Browsing Department of Pediatrics: Faculty Research and Presentations by Subjects
Now showing items 1-3 of 3
Characterization of the transcriptome profiles related to globin gene switching during in vitro erythroid maturationBackground: The fetal and adult globin genes in the human b-globin cluster on chromosome 11 are sequentially expressed to achieve normal hemoglobin switching during human development. The pharmacological induction of fetal g-globin (HBG) to replace abnormal adult sickle bS-globin is a successful strategy to treat sickle cell disease; however the molecular mechanism of g-gene silencing after birth is not fully understood. Therefore, we performed global gene expression profiling using primary erythroid progenitors grown from human peripheral blood mononuclear cells to characterize gene expression patterns during the g-globin to b-globin (g/b) switch observed throughout in vitro erythroid differentiation
FK228 Analogues Induce Fetal Hemoglobin in Human Erythroid ProgenitorsFetal hemoglobin (HbF) improves the clinical severity of sickle cell disease (SCD), therefore, research to identify HbF-inducing agents for treatment purposes is desirable. The focus of our study is to investigate the ability of FK228 analogues to induce HbF using a novel KU812 dual-luciferase reporter system. Molecular modeling studies showed that the structure of twenty FK228 analogues with isosteric substitutions did not disturb the global structure of the molecule. Using the dual-luciferase system, a subgroup of FK228 analogues was shown to be inducers of HbF at nanomolar concentrations. To determine the physiological relevance of these compounds, studies in primary erythroid progenitors confirmed that JMA26 and JMA33 activated HbF synthesis at levels comparable to FK228 with low cellular toxicity. These data support our lead compounds as potential therapeutic agents for further development in the treatment of SCD.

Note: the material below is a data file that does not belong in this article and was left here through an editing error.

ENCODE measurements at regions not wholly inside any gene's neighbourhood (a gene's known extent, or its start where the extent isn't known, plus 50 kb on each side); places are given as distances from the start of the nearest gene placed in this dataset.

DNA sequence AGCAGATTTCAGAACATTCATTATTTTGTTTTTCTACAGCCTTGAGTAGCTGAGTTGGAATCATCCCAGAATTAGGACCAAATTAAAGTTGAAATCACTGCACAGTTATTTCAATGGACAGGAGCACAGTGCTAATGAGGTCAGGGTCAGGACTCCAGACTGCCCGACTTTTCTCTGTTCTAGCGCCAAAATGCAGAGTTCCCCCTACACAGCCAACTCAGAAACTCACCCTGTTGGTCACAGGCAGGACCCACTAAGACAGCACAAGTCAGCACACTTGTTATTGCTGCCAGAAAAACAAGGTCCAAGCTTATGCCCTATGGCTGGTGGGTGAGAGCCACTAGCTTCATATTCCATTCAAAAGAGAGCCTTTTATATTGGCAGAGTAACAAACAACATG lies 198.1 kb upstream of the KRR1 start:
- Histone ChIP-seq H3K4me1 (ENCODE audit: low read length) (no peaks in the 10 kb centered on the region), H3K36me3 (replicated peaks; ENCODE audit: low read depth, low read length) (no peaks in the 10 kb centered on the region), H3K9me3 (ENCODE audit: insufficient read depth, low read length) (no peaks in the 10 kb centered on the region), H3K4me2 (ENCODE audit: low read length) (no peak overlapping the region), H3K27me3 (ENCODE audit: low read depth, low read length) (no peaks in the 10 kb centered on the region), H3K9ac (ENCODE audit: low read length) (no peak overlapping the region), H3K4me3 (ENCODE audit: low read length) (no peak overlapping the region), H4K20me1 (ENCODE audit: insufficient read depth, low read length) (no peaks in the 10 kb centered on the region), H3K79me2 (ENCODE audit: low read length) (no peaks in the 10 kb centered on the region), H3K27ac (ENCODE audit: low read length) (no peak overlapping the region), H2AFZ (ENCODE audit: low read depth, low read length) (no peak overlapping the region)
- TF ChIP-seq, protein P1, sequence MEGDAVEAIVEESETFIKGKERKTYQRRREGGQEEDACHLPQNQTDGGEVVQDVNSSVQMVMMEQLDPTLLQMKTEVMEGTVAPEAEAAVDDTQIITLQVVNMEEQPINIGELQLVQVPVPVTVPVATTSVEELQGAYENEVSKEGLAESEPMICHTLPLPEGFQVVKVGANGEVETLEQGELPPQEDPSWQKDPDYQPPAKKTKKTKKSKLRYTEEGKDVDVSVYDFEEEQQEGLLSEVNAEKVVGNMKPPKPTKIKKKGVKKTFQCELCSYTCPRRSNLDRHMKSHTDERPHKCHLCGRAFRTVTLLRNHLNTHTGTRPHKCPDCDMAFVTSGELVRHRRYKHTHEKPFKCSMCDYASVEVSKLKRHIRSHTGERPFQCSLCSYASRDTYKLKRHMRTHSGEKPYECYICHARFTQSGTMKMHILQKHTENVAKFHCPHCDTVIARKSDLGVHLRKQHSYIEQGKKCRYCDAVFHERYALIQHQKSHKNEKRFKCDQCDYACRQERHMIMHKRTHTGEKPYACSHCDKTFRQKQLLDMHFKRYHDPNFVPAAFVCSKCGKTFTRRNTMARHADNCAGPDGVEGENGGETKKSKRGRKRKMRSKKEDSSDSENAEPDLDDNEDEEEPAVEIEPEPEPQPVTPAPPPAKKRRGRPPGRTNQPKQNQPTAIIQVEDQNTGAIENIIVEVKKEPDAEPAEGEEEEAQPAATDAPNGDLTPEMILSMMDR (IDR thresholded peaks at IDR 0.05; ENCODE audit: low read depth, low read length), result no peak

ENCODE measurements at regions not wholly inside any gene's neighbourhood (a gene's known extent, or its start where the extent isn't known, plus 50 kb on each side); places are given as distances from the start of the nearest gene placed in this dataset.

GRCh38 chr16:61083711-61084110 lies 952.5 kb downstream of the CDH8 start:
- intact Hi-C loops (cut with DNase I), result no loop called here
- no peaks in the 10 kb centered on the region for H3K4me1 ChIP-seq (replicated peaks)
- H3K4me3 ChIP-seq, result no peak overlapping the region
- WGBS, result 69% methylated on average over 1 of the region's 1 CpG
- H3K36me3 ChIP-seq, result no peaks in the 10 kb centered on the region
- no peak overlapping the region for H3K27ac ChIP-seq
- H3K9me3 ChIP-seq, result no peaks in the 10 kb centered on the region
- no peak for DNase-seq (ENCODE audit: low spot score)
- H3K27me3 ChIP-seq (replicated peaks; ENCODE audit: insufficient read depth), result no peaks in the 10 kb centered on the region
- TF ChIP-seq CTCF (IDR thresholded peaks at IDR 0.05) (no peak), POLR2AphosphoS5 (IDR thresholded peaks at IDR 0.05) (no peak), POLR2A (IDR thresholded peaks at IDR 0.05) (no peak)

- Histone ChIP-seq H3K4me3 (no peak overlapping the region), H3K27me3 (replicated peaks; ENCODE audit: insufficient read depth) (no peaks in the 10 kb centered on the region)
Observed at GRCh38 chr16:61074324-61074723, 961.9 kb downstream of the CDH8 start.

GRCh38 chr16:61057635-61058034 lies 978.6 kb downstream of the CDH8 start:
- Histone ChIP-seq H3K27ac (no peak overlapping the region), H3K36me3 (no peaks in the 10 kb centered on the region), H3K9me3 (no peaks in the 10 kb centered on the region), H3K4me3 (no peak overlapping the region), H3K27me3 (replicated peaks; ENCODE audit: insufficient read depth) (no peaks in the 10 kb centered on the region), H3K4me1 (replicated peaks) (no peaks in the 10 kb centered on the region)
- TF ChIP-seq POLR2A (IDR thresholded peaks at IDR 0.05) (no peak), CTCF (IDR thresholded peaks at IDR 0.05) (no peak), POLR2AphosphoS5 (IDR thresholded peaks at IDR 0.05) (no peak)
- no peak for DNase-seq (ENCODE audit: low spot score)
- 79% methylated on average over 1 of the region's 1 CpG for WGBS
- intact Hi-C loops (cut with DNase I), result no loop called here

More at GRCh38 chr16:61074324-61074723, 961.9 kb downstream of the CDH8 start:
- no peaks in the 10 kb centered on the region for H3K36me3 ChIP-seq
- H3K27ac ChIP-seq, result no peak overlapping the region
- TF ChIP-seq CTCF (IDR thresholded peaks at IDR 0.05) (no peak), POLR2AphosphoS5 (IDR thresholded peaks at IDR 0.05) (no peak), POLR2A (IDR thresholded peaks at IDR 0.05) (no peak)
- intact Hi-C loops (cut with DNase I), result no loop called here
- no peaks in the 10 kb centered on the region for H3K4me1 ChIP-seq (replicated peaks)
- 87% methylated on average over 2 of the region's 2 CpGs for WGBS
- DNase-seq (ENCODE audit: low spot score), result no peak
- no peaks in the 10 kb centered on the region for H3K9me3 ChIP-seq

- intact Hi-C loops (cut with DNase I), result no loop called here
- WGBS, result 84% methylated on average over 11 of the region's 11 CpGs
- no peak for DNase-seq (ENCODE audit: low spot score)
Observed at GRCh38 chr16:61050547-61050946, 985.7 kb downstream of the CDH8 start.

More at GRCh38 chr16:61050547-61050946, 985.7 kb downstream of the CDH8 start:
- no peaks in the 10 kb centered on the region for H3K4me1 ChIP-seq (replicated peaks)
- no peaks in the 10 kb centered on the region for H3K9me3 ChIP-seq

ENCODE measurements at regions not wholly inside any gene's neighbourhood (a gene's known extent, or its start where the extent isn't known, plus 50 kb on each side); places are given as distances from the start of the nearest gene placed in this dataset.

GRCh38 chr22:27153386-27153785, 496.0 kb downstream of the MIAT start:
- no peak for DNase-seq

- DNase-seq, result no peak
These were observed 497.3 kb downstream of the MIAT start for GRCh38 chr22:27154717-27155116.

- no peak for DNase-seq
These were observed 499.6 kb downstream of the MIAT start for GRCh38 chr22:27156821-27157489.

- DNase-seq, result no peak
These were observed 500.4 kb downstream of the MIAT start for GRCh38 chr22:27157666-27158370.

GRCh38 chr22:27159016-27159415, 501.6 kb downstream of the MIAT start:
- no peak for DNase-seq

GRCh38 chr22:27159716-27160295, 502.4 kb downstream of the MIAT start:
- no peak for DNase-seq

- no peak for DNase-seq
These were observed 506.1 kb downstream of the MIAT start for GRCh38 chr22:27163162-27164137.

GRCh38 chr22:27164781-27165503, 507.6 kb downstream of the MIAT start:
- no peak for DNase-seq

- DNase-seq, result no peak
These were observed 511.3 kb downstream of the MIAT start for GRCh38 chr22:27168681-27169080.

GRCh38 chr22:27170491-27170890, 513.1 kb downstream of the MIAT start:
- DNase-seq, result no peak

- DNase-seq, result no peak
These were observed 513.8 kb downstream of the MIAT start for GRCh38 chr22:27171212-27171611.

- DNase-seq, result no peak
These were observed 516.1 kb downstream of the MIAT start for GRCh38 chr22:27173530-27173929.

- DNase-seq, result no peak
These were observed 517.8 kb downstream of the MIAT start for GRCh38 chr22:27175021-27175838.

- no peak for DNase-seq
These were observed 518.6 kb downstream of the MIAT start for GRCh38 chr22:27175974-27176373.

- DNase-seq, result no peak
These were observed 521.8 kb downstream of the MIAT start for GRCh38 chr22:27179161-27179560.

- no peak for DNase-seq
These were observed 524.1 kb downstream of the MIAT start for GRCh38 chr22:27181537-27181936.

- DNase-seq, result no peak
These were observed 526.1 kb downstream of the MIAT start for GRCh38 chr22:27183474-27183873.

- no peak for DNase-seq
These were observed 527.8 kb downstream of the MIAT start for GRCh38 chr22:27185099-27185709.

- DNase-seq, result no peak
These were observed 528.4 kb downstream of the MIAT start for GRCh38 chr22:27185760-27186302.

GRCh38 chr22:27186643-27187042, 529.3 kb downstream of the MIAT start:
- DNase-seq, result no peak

Unnecessary Workup of Asymptomatic Neonates in the Era of Group B Streptococcus ProphylaxisAsymptomatic term neonates born to mothers who are Group B Streptococcus (GBS) unknown or GBS positive but â inadequatelyâ treated prior to delivery do not require invasive laboratory evaluation. We conducted a retrospective cohort study of mother/baby dyads born from January 1, 2005 until September 30, 2007 at the Medical College of Georgia. Their current protocol is to obtain a Complete Blood Count with Differential (CBC with D), Blood Culture (BC), and C-reactive protein (CRP) after birth. Mother/baby dyads (n = 242) that met inclusion criteria were reviewed. Of these 242 babies 25 (10%) were started on antibiotics after the initial lab values were known. None of the blood cultures were positive and the CRP's were normal. The 2002 GBS guidelines call for laboratory evaluation of â at-riskâ neonates, but the workup of these babies is not only costly, it does not provide any advantage over old fashioned clinical observation for the evaluation and treatment of early onset GBS sepsis.